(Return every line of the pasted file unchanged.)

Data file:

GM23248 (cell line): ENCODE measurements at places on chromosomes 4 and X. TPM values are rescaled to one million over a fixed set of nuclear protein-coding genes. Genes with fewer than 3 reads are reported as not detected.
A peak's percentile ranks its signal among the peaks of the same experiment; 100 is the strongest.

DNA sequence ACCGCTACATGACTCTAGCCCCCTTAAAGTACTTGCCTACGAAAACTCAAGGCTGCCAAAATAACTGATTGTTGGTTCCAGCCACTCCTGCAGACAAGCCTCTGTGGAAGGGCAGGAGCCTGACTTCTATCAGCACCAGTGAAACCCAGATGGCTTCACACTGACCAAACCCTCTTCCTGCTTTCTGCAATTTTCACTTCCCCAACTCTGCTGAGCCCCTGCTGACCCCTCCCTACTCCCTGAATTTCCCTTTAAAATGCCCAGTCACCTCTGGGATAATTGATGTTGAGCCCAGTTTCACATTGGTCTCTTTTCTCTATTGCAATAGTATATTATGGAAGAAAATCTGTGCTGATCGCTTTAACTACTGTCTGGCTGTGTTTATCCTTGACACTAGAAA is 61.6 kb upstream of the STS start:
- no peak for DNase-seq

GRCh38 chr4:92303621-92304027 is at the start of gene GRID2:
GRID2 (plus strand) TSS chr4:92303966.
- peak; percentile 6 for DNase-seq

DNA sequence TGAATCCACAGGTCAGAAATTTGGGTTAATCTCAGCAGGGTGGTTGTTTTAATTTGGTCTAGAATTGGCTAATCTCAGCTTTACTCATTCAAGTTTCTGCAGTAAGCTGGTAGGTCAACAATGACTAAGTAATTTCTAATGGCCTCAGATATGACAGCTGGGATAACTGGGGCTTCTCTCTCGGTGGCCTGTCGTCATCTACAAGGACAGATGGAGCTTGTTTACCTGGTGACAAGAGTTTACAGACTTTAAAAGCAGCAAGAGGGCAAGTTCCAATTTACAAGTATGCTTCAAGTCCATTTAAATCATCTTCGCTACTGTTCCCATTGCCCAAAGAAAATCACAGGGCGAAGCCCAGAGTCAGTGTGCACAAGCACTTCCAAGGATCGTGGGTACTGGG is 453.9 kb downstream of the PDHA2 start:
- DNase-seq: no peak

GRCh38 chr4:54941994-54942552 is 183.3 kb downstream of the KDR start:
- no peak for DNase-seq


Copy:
GM23248 (cell line): ENCODE measurements at places on chromosomes 4 and X. TPM values are rescaled to one million over a fixed set of nuclear protein-coding genes. Genes with fewer than 3 reads are reported as not detected.
A peak's percentile ranks its signal among the peaks of the same experiment; 100 is the strongest.

DNA sequence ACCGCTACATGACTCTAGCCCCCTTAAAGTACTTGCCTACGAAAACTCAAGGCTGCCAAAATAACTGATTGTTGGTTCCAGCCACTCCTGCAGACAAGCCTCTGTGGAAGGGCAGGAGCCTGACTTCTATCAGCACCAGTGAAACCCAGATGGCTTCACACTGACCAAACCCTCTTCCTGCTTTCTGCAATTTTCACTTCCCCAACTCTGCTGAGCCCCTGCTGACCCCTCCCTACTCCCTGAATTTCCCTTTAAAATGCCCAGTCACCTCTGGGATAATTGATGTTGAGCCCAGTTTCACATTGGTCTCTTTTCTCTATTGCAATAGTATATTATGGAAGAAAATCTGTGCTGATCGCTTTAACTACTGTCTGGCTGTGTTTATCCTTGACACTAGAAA is 61.6 kb upstream of the STS start:
- no peak for DNase-seq

GRCh38 chr4:92303621-92304027 is at the start of gene GRID2:
GRID2 (plus strand) TSS chr4:92303966.
- peak; percentile 6 for DNase-seq

DNA sequence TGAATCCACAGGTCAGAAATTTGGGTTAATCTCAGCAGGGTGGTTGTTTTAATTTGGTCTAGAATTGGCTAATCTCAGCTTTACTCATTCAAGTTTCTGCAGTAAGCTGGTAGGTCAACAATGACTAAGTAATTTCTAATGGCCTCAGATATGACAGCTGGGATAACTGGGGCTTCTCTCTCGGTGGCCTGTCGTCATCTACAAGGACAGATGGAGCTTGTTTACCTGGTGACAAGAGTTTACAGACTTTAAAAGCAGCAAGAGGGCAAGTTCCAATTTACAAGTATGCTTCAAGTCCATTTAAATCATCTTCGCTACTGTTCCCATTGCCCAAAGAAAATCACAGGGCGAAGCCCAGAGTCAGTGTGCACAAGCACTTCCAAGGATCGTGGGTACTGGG is 453.9 kb downstream of the PDHA2 start:
- DNase-seq: no peak

GRCh38 chr4:54941994-54942552 is 183.3 kb downstream of the KDR start:
- no peak for DNase-seq